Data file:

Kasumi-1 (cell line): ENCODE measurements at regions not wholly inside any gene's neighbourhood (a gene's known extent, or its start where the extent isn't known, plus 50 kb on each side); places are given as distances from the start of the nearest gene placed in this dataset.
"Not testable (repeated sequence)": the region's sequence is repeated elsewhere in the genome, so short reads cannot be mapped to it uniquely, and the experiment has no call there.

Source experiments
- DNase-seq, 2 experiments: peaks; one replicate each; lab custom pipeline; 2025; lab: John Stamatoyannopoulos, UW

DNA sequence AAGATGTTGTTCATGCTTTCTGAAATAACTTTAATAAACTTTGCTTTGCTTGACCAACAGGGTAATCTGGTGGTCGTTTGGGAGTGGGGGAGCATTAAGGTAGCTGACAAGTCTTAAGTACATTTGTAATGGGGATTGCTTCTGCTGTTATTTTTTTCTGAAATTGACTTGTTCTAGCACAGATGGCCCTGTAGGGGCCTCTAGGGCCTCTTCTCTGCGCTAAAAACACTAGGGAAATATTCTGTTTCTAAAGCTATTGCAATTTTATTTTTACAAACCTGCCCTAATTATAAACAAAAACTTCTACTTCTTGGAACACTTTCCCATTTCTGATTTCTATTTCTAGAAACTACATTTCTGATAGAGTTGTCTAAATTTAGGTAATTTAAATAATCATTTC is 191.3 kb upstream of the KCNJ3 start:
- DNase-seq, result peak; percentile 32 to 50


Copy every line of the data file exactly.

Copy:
Kasumi-1 (cell line): ENCODE measurements at regions not wholly inside any gene's neighbourhood (a gene's known extent, or its start where the extent isn't known, plus 50 kb on each side); places are given as distances from the start of the nearest gene placed in this dataset.
"Not testable (repeated sequence)": the region's sequence is repeated elsewhere in the genome, so short reads cannot be mapped to it uniquely, and the experiment has no call there.

Source experiments
- DNase-seq, 2 experiments: peaks; one replicate each; lab custom pipeline; 2025; lab: John Stamatoyannopoulos, UW

DNA sequence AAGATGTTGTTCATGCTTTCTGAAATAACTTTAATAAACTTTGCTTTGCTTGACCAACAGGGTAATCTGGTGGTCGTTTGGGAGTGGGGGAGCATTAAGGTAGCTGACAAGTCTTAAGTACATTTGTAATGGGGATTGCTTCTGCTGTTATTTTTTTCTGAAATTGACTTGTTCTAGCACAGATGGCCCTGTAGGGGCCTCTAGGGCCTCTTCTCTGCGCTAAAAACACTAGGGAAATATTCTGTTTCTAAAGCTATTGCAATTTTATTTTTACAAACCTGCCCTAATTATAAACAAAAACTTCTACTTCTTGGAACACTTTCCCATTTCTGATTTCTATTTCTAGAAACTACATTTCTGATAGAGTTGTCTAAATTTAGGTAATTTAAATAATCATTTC is 191.3 kb upstream of the KCNJ3 start:
- DNase-seq, result peak; percentile 32 to 50